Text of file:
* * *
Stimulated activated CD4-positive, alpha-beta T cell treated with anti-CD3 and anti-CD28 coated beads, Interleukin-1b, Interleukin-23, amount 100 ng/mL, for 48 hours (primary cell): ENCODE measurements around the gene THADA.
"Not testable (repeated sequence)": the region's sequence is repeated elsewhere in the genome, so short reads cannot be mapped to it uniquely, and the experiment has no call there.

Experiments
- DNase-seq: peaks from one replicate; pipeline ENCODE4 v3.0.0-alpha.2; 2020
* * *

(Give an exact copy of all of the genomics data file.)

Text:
Stimulated activated CD4-positive, alpha-beta T cell treated with anti-CD3 and anti-CD28 coated beads, Interleukin-1b, Interleukin-23, amount 100 ng/mL, for 48 hours (primary cell): ENCODE measurements around the gene THADA.
"Not testable (repeated sequence)": the region's sequence is repeated elsewhere in the genome, so short reads cannot be mapped to it uniquely, and the experiment has no call there.

Experiments
- DNase-seq: peaks from one replicate; pipeline ENCODE4 v3.0.0-alpha.2; 2020